I bought (07/01) a stock, all original black 1980 Chevrolet Monza Spyder (V.I.N. # 1R07AA7269635) with 2-tone gold Spyder decal package and it came with the original build sheet from General Motors' Lordstown Plant in Ohio.. The car was originally manufactured in August of 1980 and purchased from 'Grand Chevrolet' in Glendora, California.
I flew out to Los Angeles near the end of July, bought the Monza Spyder in Torrance, California and drove her back home to Toronto, Ontario (3,500 miles/5,000+ kilometres). Aside from a blown radiator in southern California, she purred like a kitten the entire trip home. The Spyder has a 4-speed manual transmission, and is powered by a 3.8L, 231 C.I., V6 engine. The interior is tan with the custom vinyl interior option and air conditioning and the body has all the available Spyder options still on the vehicle, including the front air dam and rear spoiler, front and rear sway bars, front Spyder emblem and rear lock Spyder emblem as well as the Spyder steering wheel centre cap. The Monza also came equipped with power steering and brakes, tilt steering column, tinted glass, full guages with tach, heavy-duty suspension and radiator, electric clock and California emissions.
STAGE #1 - RIMS/TRIM RINGS/CENTRE CAPS
The first stage was actually completed prior to me picking up the car in Torrance, California. Since it is a factory Spyder I wanted the factory Rally II style rims with the bright trim rings and Chevy logo centre caps. Besides, I like the look of that wheel setup so it was a no-brainer. I managed to locate a full set on ebay. They were refinished flat black (which has now been repainted gloss-black) with brand new polished stainless steel trim rings and excellent condition Chevy logo centre caps. I had them sent to my brothers home in Chicago, IL which was one of my stops with the Monza Spyder on my way back home to Toronto. Picking them up in Chicago and driving with them across the border saved me the nasty brokerage, duty and tax fees I would have had to pay had they been shipped into Canada (I hope Canada Customs doesn't read this).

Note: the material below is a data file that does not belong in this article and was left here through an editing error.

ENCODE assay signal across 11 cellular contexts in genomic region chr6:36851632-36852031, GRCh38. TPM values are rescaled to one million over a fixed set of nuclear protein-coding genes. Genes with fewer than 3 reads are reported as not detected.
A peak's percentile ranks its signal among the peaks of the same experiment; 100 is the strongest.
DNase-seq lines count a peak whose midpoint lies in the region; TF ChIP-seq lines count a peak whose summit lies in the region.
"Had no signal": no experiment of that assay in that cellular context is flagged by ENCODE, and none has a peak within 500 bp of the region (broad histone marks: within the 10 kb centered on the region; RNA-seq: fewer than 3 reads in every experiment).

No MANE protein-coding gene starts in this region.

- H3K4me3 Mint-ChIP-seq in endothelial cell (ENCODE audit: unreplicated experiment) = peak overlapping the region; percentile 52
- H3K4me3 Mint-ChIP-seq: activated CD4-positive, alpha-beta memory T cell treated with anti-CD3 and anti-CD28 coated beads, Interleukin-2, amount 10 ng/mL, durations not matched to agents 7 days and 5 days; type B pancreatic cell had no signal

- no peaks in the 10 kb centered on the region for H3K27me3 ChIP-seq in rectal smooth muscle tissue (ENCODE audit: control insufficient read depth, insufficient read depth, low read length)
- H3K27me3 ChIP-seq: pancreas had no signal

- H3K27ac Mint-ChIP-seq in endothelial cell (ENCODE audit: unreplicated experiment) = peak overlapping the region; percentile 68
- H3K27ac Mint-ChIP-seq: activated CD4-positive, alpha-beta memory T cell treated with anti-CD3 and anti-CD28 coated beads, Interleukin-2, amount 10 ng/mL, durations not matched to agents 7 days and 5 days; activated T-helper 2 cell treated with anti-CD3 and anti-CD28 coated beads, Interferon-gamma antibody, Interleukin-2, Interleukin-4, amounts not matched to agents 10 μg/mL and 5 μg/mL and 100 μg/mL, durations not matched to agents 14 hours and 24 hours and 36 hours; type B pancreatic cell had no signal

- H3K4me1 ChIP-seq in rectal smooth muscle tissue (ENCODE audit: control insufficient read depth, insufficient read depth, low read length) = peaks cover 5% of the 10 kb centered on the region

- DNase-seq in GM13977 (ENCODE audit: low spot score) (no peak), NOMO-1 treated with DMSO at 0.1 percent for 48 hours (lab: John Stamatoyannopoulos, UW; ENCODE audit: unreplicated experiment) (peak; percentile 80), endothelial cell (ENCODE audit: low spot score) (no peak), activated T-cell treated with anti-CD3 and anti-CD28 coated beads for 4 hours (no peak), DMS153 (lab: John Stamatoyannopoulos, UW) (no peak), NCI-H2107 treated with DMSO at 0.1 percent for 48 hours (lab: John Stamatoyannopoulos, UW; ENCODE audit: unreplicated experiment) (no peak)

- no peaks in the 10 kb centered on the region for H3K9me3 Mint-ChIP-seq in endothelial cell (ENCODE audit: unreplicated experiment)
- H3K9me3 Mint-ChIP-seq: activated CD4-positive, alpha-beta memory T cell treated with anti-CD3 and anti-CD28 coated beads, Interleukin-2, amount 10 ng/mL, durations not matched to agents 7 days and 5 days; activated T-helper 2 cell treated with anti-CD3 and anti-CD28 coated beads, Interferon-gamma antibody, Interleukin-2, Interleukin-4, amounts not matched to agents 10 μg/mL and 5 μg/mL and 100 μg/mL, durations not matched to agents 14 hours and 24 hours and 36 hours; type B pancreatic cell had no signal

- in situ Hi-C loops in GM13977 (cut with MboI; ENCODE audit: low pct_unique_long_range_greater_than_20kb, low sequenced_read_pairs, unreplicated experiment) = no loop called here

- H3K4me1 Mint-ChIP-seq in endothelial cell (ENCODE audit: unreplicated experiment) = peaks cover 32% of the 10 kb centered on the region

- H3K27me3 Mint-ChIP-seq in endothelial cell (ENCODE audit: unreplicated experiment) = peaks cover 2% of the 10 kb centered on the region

STAGE #2 - BLACK INTERIOR PAINTING
Removal of the interior and the repair/restoration/repainting of the interior plastic and vinyl was the first real project I undertook on the Monza. I used a vinyl spray paint to recover the vinyl pieces and restore the glossy look to it all. So far it seems to be very durable and looks great. I used a "Black Bumper" spray paint for the interior plastic as it is a little less glossy and is a nice contrast to the gloss vinyl in the car. It does look very good but I don't think it is as durable as the vinyl paint, I'll have to be careful with the interior plastic. Just a note, thorough cleaning is ESSENTIAL for any and all spray paint to adhere to the plastic and vinyl. I used "Marine Clean" made by POR 15 and it is absolutely the best cleaner/degreaser I have ever used and does a wonderful job at removing dirt, grime, grease, oil, etc. from all types of surfaces. A perfect prep product and it does not use any alcohols or other harsh chemicals that may remain on the product after cleaning.
STAGE #3 - TAN INTERIOR REMOVAL
I took everything out of the car right down to the metal floorboards and threw out all the old insulation and carpeting. Once that was completed, I vacuumed and cleaned the bare metal and prepped it for painting. Using silver POR-15 paint, I completely coated the entire interior so I will never have to deal with rust from the inside of the car. After wards, I spray painted a black truck-bed liner paint that is good for sound insulation and is a durable coating over the POR-15. Maybe a little overkill, but I wanted to add a little extra noise and heat reducation. I then insulated the entire car with double-sided foil insulation for more efficient heat and noise reducation. Once that was laid down (using 3M spray adhesive) I replaced the carpet with 1A Auto's custom carpet which turned out to be a perfect fit for my car, as advertised (very highly recommended carpet product - www.1aautomotive.com).